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Posted : 2012-07-01 19:36
Updated : 2012-07-01 19:36

Korea’s minimum wage 30% of France’s

By Kim Rahn

The minimum wage for next year has been set at 4,860 won ($4.24) per hour, a 6.1-percent rise from this year.

Despite the increase, however, workers criticize the amount for being too low, saying Korea’s minimum wage is less than 30 percent of France’s when considering the consumer price index.

The Minimum Wage Council decided to raise the minimum wage to 4,860 won by 280 won at the plenary session which lasted from Friday to Saturday. That means that a worker will get about 1.01 million won ($880) based on the new minimum wage rate when working 40 hours per week.

The council forecast that some 2.58 million laborers will benefit from the increase.

The council is comprised of 27 members — nine each representing workers, employers and the public sector — and the wage increase was proposed by the public sector councilors.

Eight out of nine councilors representing workers boycotted the session — four each from the nation’s two largest umbrella unions, the Federation of Korean Trade Unions and the Korean Confederation of Trade Unions (KCTU). They haven’t taken part in the discussion since April in protest against the inclusion of a representative from the newlylaunched third umbrella union, the Korea Labor Union Confederation (KLUC), in the council.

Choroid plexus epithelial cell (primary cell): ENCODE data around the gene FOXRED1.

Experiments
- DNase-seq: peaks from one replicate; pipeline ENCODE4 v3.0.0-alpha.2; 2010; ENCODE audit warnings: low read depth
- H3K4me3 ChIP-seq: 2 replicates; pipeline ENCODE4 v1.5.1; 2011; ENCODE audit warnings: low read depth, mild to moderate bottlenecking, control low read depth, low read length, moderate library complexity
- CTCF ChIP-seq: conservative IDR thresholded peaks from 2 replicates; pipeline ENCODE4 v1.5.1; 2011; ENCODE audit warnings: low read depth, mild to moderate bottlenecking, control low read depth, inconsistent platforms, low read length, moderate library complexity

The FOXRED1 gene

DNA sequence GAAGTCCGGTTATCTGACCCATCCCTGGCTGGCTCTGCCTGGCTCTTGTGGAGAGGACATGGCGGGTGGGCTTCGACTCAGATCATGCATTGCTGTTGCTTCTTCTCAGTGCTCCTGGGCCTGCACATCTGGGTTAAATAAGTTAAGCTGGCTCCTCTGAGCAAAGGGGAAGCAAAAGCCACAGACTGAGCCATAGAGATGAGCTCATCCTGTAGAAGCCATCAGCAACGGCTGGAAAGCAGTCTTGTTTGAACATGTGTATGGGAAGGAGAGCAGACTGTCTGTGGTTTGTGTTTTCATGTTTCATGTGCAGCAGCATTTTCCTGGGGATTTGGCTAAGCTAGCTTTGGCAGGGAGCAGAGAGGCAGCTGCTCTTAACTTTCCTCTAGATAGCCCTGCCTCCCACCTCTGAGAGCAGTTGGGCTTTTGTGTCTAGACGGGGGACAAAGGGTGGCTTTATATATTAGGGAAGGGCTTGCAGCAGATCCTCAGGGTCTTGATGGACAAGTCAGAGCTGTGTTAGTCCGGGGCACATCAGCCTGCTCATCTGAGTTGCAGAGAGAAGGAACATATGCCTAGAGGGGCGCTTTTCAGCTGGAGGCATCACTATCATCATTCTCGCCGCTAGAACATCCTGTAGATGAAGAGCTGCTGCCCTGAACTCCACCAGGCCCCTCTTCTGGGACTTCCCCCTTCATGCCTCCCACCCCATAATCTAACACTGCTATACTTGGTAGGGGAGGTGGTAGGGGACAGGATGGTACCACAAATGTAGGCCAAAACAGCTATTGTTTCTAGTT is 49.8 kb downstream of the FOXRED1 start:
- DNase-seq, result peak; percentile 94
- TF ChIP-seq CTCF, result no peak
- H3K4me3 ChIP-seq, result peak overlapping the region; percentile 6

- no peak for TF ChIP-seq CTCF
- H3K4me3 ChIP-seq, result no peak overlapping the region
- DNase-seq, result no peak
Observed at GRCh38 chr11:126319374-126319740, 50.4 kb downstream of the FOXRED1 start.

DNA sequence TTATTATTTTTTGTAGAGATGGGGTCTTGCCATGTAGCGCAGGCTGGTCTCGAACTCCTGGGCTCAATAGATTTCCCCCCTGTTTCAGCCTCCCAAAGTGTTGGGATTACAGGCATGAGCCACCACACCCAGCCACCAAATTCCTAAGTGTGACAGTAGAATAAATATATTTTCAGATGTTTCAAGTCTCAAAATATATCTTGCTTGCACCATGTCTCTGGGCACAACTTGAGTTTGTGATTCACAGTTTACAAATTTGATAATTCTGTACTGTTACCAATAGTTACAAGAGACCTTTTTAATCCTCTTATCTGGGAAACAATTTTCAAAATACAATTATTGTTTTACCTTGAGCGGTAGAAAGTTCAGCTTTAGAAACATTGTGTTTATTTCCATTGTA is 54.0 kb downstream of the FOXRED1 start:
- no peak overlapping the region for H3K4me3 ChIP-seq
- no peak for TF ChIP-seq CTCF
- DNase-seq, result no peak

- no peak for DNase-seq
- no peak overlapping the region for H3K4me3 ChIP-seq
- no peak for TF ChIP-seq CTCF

The decision on the minimum wage was made two days after the deadline which was set by the law, as the labor and the management showed a big difference on how much the minimum wage should be increased.

The employers initially wanted to freeze the wage, while the two large unions proposed 5,600 won, a 22.3-percent rise from this year, and the KLUC pushed for 5,780 won. As they kept failing to narrow the gap, the public sector councilors suggested between 4,830 won and 4,885 won and the price was set in the middle.

Employment and Labor Minister Lee Chae-pil will officially announce next year’s minimum wage next week.

The two umbrella unions criticized the rate for being far lower than those in economically advanced nations, such as France and Japan, saying the slight rise failed to reflect growing living expenses.

While Korea’s nominal minimum wage in 2010 was 4,110 won (about $3.58) per hour, the real minimum wage was $3.06 when considering the consumer price index, according to the Korea Labor Institute.

It was less than one third of France’s real minimum wage of that year, $10.86, and about 38 percent of Japan’s $8.16. The real minimum wage in Britain was $7.87 and that in the United States was $6.49.


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